Jesus is Everything to Me

“Christ is all in all.”
(Col 3:11)

In Thomas Brooks’ Precious Remedies Against Satan’s Devices I came upon the following:

We have all things in Christ.  Christ is all things to a Christian.  If we are sick, Jesus is a physician.  If we thirst, Jesus is a fountain.  If our sins trouble us, Jesus is our righteousness.  If we stand in need of help, Jesus is mighty to save.  If we fear death, Jesus is life.  If we are in darkness, Jesus is light.  If we are weak, Jesus is strength. If we are in poverty, Jesus is plenty.  If we desire heaven, Jesus is the way.  The soul cannot say, “this I would have, and that I would have.”  But having, Jesus, he has all he needs – eminently, perfectly, eternally.

I read this, and I say, “Amen.”  But the more I think about it, I wonder, “Is this really the case for Christians today?  Is this true even of me?”

Think about it:

    • When we’re sick, we call the doctor.
    • When we’ve got aches and pains, we reach for the aspirin.
    • When we are thirsty, we have a class of water.
    • When our conscience is troubled, we find a stronger drink, a better pill, a listening ear, a credit card to buy back our happiness.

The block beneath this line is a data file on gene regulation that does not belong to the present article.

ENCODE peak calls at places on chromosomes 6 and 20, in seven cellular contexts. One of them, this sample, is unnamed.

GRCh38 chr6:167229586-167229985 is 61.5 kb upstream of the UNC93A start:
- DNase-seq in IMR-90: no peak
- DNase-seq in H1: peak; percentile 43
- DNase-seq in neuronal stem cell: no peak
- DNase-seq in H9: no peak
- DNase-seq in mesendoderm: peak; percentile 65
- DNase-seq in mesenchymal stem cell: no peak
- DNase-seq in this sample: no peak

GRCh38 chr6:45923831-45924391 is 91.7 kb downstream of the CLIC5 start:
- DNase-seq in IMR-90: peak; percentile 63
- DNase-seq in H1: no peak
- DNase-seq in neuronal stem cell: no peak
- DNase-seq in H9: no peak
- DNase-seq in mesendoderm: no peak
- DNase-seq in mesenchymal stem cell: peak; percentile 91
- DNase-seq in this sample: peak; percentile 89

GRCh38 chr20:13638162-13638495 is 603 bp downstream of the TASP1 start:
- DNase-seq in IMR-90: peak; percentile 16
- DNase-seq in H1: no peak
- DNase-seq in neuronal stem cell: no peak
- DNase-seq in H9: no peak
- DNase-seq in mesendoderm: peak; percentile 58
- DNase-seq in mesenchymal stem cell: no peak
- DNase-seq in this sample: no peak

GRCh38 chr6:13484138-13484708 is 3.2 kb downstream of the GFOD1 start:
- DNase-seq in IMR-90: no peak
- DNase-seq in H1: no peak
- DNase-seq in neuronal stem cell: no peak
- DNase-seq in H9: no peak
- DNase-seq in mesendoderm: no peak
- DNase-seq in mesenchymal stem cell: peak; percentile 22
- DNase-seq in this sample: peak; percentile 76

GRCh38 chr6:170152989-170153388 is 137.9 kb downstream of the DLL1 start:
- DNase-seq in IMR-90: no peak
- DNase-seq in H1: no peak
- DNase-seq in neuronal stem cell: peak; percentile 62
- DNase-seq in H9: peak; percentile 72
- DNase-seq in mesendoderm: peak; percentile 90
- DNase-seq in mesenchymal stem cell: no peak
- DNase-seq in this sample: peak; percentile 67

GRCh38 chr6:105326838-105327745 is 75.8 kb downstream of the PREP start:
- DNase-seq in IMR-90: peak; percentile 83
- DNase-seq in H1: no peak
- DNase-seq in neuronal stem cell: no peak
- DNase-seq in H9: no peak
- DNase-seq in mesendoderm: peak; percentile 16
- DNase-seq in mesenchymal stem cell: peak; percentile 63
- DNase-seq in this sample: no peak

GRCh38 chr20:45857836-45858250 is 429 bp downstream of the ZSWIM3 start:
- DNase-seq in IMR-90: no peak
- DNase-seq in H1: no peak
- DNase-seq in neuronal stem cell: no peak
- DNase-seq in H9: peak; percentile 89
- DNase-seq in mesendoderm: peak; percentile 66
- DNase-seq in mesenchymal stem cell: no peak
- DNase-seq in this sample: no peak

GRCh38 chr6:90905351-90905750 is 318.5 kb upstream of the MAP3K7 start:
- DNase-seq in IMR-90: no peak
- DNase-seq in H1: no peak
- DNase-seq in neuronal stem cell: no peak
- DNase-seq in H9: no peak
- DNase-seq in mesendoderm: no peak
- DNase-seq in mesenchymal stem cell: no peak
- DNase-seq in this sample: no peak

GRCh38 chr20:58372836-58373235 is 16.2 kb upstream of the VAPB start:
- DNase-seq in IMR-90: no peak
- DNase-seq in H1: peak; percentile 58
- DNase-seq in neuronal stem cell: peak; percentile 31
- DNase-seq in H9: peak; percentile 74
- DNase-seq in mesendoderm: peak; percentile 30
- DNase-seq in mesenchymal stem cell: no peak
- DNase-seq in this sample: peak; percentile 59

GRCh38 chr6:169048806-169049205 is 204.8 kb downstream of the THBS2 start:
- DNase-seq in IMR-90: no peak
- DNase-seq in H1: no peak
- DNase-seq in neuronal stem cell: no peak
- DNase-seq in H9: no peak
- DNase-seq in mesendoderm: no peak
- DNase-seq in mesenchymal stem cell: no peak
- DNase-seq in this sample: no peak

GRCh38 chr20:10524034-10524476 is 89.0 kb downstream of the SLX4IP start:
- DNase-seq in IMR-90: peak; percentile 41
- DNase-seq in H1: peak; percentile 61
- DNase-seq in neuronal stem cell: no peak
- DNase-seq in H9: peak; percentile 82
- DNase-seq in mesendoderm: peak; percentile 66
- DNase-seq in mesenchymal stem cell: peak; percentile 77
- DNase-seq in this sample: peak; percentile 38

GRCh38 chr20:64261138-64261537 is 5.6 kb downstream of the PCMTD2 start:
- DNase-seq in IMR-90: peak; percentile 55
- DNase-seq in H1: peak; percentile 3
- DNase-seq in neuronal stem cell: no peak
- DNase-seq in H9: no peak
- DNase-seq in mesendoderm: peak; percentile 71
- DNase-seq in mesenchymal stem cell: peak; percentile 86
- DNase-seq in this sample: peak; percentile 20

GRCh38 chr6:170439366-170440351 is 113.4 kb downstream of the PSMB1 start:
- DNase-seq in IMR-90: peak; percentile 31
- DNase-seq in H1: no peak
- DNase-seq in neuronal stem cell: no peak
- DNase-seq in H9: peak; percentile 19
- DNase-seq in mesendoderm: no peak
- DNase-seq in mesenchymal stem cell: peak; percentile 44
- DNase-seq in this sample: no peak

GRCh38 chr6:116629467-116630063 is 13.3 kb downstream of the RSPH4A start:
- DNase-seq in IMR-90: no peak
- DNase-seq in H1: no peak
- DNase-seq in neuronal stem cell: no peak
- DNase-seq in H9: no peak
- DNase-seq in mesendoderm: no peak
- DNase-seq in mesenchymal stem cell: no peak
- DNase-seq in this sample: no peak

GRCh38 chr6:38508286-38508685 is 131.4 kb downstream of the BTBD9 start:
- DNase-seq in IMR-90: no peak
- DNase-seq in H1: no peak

• When we need help, when we are afraid for our own future, we put our trust in the power of government, our stockpile of gold, the wisdom of man.
    • When we are weak, we put on a mask of strength.

How often do we turn to Jesus?  When do we come to him as our “all in all”?

For many of us, we may talk about the greatness of knowing Jesus, when in reality Jesus is just one more “thing” we’ve added to our already crowded life.  It’s not that we believe in Jesus and all the other things in life; rather, it’s a matter of all the other things in life, with just a little Jesus added in.

Is Jesus at the center of your life?  Would you be satisfied if you lost everything else, but still had Jesus?  Would you be content with Him and nothing else?

    • If you lost your home, your car, your employment, but still had Jesus, would you feel safe and secure?
    • If, like Job, you lost your family, your health, your friends, but you still had Jesus, would you look to heaven confident in God’s provision and love?
    • If, because of the convictions of your faith, you lost your status in the community, were ridiculed, scorned, and even attacked because of your beliefs, but still had Jesus, would you rejoice in your sufferings as did the saints of old?

Upon what does your faith, your contentment, your hope in life depend?  Upon Christ alone, or upon Christ plus X?

Let me end with one more quote from Brooks:

Though honor is not, and riches are not, and health is not, and friends are not – it is enough that Christ is, that he reigns, conquers, and triumphs.  Christ is the pot of manna, the cruse of oil, a bottomless ocean of all comfort, contentment, and satisfaction.  He who has him lacks nothing: he who lacks him enjoys nothing.  In having nothing I have all things, because I have Christ; having therefore all things in him, I seek no other reward, for his is all in all.


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